Octopuses who take ecstasy behave just like pill-popping human ravers, scientists find

Scientists have discovered that feeding octopuses ecstasy makes them behave just like loved-up, touchy-feely human ravers.

Researchers suggested MDMA, the active chemical in ecstasy, works on the underwater creatures the same way as it does on us.

However, it’s much harder for the beasts to put their hands in the air and wave them like they just don’t care because eight limbs are more difficult to control than two.

(Photo: Thomas Kleindinst /

The research suggests there is some sort of evolutionary link between the social behaviours of the sea creature and humans – despite both species being 500 million years apart on the ‘tree of life’.

The last common ancestor we shared was a worm-like marine creature.

Lead investigator Professor Gul Dolen, a neuroscientist at Johns Hopkins University, Baltimore, Maryland, said: ‘The brains of octopuses are more similar to those of snails than humans.

‘But our studies add to evidence they can exhibit some of the same behaviours we can.

‘What our studies suggest is certain brain chemicals, or neurotransmitters, that send signals between neurons required for these social behaviours are evolutionarily conserved.’

His bizarre experiments analysed the genome of the California two spot octopus, which is particularly unfriendly towards its peers, then tested its reactions after being given the drug.

Like most octopuses, this eight-legged loner generally keeps to itself unless it’s looking to have sex and produce offspring.

The research published in Current Biology may open the door to accurately studying the impact of psychiatric drug therapies in many animals distantly related to people.

Ecstasy pills make humans (and octopuses) sociable and affectionate (Photo: Getty)

Professor Dolen said octopuses are well known for their intelligence. They can trick prey to come into their clutches, and it is believed they also learn by observation.

Like humans, they are thought to have an episodic memory, which is very rare in the animal kingdom. This is the recollection of autobiographical events or past personal experiences that occurred at a particular time and place.

The invertebrates also have a well-earned reputation for escaping from their tank, eating other animals’ food, eluding caretakers and sneaking around.

But most are anti-social and avoid interactions with other octopuses unless they have ingested a load of MDMA.

Professor Dolen suspected there may be a link between the genetics that influence social behaviour in octopuses and humans.

He said: ‘It’s not just quantitatively more time, but qualitative. They tended to hug the cage and put their mouthparts on the cage.

‘This is very similar to how humans react to MDMA; they touch each other frequently.’

The researchers found that octopuses and humans had almost identical systems for carrying the ‘feel good chemical’ serotonin through the brain.

Methylenedioxymethamphetamine, or MDMA, is a psychoactive drug commonly known as ecstasy (Photo: Getty)

Professor Dolen designed an experiment in which four male and female octopi were put in a tank with three equal-sized chambers

In one was a plastic action figure, another a second octopus and the last was left empty.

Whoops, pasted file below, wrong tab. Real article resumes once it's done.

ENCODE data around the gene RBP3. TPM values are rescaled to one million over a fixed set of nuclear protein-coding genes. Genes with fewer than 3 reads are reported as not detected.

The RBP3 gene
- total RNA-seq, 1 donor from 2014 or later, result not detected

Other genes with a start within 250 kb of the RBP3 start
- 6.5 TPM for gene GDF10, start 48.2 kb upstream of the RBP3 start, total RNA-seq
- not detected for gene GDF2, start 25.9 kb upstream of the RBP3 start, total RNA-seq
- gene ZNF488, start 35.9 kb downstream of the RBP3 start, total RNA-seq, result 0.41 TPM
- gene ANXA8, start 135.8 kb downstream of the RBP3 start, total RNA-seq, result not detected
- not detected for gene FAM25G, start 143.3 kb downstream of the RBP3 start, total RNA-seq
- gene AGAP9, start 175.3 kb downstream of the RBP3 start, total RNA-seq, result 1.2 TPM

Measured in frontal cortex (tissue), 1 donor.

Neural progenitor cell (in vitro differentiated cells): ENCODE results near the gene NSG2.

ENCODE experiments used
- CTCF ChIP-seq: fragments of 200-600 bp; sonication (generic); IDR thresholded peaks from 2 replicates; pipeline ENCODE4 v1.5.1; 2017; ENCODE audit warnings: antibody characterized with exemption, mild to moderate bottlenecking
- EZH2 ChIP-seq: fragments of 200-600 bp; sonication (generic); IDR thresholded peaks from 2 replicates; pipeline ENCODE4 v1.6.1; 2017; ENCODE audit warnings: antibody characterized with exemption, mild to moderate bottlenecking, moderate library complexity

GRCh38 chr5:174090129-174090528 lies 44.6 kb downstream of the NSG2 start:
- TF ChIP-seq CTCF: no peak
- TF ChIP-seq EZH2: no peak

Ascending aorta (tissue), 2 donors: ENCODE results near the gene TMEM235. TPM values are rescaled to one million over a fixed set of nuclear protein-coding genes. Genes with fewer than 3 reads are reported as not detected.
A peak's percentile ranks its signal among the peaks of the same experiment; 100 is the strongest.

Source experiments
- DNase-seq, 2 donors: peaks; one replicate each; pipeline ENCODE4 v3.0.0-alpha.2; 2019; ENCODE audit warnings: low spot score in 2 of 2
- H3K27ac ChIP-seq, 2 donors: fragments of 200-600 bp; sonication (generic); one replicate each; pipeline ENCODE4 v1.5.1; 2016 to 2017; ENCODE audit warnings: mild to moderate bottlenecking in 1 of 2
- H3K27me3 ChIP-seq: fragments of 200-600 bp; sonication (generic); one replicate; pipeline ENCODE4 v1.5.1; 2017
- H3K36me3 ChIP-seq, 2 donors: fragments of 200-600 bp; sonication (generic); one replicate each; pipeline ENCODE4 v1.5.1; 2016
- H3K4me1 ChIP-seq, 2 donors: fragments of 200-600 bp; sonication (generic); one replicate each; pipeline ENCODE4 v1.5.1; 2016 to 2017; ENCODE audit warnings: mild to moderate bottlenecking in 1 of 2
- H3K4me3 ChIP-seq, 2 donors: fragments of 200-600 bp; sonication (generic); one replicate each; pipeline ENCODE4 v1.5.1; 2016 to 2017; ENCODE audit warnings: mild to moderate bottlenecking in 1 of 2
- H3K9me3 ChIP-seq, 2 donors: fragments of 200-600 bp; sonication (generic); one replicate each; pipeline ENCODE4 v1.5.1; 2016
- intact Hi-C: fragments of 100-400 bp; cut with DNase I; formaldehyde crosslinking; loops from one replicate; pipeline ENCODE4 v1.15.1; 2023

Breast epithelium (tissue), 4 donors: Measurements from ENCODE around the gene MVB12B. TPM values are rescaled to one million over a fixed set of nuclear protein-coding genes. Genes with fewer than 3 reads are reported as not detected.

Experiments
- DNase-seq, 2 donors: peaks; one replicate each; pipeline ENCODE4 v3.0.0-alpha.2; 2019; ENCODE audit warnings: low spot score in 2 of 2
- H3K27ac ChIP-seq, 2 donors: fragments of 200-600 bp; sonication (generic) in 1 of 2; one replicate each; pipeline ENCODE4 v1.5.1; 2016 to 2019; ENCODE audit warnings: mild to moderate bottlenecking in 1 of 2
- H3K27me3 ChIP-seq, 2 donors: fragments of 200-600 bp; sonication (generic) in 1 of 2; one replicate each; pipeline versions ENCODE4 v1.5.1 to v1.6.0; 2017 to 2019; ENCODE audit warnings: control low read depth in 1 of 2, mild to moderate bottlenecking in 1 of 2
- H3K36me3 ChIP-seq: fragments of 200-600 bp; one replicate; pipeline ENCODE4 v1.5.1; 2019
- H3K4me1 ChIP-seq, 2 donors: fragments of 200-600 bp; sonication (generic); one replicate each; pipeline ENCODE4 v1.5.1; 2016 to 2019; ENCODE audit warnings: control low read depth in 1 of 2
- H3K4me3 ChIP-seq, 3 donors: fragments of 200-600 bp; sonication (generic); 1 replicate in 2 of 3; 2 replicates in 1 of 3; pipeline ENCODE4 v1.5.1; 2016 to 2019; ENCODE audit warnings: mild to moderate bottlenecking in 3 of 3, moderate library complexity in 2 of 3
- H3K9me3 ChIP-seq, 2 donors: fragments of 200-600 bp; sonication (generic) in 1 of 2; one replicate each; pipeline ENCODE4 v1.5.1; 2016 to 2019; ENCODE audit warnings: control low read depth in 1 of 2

The animals were monitored for 30 minutes and the two males focused their attention only on the females – while shunning other males.

Then, after waiting several hours, they soaked the four male and female octopuses in an ecstasy bath for 10 minutes which they absorbed through their gills, before returning them to the partitioned tank.

This time, there was a clear difference. The octopi were ‘high’, spending much more time with other octopi, of both sexes, than before.

All four tended to spend more time in the chamber where a male octopus was caged than the other two chambers.

This is markedly unusual behaviour for the creatures, who normally stick to themselves. Social behaviour that is normally suppressed was being expressed.

Prof Dolen said: ‘It’s not just quantitatively more time, but qualitative. They tended to hug the cage and put their mouth parts on the cage.

‘This is very similar to how humans react to MDMA; they touch each other frequently.’

The results are preliminary but if replicated in further studies octopuses may be used as models for brain research.

When people take ecstasy, a rush of serotonin and other chemicals linked to mood including dopamine and oxytocin produce feelings of emotional closeness and euphoria.

This makes them more interested than they would normally be in connecting and sharing with others.

Professor Dolen said: ‘Despite anatomical differences between octopus and human brains, we’ve shown that there are molecular similarities in the serotonin transporter gene.

‘These molecular similarities are sufficient to enable MDMA to induce prosocial behaviours in octopuses.’

The researchers are now in the process of sequencing the genomes of two other species of octopus, which are closely related but differ in their behaviours.

By comparing them, they hope to gain more insight into the evolution of social behaviour.

In humans, Ecstasy leads to a brutal comedown the next day where people will feel depressed and low.

There were 98 ecstasy-related deaths in the UK in 2016, up from 12 in 2010.


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